The importance of these factors is affirmed by a growing body of school quality and effectiveness research carried out in other parts of the world, mostly subsequent to or at least independently of their adoption in Cuba. Thus, Cuba’s experience is instructive in several ways. It provides evidence of the importance of certain critical inputs, around which research consensus is growing. Though unlikely to be replicated in full, many of these inputs can be adopted—clear standards of accountability, provision of textbooks, attention to the professional development of teachers, etc.. Most importantly, perhaps, the Cuban case demonstrates that high quality education is not simply a function of national income but of how that income is mobilized. A highly-mobilized people can realize high quality education by ensuring the necessary inputs, paying attention to equity, setting and holding staff to high professional standards, and caring for the social roles of key stakeholders—teachers, community members, children.
As Cuba opens itself to global economic influences, these elements are likely to undergo considerable stress. One set of challenges revolves around the affordability of high quality education. Cuba will increasingly face issues of direct cost, such as the continued provision of textbooks. Indirectly, the system will be affected by external issues such as the salaries potential teachers will be able to earn outside the education system versus those inside. It is unclear whether Cuba will be able to maintain the consistency of educational investments and policy strategy in a more open environment. The system’s commitment to equity will surely be tested, as economic opportunities provide greater opportunities for families to purchase high quality education for their members, directly or indirectly. The challenges are daunting, but then who would have predicted that Cuba--after a decade of economic turmoil--would have built the region’s highest-achieving schools? The next few years are likely to be critical ones if Cuba’s educational excellence is to be maintained, whether Cuba follows the path of other transitional economies and education systems or charts its own course.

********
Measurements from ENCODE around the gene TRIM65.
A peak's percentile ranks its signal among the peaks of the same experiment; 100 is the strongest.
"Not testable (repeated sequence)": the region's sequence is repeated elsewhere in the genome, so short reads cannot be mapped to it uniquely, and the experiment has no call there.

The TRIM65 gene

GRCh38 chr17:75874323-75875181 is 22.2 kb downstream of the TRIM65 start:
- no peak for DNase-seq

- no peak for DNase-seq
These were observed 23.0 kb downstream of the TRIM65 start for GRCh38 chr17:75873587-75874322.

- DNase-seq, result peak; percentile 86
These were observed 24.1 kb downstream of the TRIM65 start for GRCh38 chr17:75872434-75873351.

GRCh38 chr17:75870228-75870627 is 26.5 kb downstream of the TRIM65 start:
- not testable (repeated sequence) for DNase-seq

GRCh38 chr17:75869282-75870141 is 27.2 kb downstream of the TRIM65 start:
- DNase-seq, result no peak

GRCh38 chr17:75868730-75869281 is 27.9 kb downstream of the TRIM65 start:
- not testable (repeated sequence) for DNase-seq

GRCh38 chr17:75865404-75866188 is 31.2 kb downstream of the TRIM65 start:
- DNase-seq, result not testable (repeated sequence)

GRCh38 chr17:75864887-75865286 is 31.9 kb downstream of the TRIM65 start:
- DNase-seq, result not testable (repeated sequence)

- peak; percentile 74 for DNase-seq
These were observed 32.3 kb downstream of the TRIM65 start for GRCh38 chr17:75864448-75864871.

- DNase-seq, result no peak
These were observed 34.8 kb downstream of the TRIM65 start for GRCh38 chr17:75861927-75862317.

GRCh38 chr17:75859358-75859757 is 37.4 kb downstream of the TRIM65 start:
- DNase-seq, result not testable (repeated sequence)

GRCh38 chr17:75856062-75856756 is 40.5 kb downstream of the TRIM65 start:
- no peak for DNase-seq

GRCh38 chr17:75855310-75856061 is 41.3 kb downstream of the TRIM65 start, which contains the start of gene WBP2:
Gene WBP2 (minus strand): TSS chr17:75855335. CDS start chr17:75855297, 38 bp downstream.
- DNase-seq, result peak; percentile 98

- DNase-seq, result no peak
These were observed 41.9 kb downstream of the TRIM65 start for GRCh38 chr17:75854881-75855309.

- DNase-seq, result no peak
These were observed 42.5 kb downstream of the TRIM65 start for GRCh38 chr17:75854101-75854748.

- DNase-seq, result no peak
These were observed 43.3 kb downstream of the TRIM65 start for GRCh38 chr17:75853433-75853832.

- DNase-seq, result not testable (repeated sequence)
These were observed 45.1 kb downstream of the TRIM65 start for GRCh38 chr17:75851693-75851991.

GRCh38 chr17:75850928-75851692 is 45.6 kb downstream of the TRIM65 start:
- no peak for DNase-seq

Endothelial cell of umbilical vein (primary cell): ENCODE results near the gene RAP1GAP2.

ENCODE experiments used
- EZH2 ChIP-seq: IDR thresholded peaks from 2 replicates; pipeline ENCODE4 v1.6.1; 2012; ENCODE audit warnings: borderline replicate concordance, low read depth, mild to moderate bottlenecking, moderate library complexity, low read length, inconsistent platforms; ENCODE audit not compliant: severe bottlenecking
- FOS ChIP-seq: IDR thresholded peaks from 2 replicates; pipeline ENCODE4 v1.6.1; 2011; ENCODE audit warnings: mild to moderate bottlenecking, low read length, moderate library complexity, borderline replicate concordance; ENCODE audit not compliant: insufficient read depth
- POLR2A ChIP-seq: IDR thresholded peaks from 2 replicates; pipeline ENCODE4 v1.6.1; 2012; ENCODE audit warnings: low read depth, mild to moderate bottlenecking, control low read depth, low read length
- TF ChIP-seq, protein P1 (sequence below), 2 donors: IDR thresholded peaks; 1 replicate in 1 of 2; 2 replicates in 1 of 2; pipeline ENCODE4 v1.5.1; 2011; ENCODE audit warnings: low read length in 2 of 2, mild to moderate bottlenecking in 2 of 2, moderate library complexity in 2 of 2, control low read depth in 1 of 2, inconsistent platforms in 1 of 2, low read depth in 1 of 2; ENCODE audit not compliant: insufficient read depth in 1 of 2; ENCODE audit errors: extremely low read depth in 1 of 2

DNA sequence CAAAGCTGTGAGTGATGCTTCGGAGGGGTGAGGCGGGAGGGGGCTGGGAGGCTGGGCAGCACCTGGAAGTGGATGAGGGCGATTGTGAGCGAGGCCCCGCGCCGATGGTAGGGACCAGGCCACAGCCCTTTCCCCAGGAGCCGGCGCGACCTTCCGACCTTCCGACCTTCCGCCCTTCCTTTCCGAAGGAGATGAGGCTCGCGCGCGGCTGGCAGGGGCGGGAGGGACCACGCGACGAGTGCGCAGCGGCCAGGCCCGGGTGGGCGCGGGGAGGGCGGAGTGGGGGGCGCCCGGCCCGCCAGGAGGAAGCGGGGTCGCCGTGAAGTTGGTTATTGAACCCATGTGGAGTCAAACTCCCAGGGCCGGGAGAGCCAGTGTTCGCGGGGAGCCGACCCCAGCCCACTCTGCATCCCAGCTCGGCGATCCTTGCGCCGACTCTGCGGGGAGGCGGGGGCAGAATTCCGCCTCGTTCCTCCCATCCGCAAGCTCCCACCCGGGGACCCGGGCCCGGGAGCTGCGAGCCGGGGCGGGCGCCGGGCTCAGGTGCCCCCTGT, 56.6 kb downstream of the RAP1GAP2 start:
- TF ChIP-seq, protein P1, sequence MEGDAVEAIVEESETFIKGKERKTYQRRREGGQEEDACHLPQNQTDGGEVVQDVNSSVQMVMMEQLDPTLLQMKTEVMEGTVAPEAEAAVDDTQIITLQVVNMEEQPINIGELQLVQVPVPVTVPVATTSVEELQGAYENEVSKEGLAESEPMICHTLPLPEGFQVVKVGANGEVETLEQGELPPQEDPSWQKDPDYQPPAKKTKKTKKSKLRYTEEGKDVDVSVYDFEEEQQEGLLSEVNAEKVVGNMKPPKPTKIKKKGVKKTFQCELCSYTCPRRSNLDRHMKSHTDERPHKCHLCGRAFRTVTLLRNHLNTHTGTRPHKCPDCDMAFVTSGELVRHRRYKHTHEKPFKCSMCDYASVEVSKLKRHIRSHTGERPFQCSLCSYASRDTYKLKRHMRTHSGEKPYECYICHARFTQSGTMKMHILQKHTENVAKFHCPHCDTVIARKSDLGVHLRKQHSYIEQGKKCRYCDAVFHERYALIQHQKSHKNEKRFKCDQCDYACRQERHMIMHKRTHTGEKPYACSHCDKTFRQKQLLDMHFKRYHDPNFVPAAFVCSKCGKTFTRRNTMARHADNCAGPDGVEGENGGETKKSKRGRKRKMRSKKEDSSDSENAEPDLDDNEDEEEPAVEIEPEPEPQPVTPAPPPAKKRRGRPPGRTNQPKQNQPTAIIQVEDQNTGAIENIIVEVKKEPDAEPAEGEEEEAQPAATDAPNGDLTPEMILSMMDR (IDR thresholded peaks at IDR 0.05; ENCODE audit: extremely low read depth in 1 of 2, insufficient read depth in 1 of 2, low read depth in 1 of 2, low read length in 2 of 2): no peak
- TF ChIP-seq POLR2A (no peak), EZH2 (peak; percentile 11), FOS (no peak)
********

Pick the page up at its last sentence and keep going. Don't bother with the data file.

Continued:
THE CUBAN EDUCATION SYSTEM
LESSONS and DILEMMAS
The growing body of international research on educational quality and effectiveness, while continuing to evolve in many ways, has developed broad agreement on many of the factors associated with high school quality and effectiveness. Much of this consensus was developed at the World Conference on Education for All (Jomtien, Thailand, 1990) and subsequently elaborated. These factors range from systemic factors such as a sufficiency of facilities and resources, a supportive policy environment, and parent and community involvement in schools, to school-based factors such as high expectations, clear goals, creative use of high-quality instructional materials, employment of motivated teachers, ongoing professional development, comprehensive assessment and feedback, and teacher and student involvement in defining, carrying out, and evaluating learning processes and outcomes. Interestingly, the Cuban education system adopted many of these features independently of the school effectiveness and quality research. This paper discusses those features as well as ongoing tensions facing the system.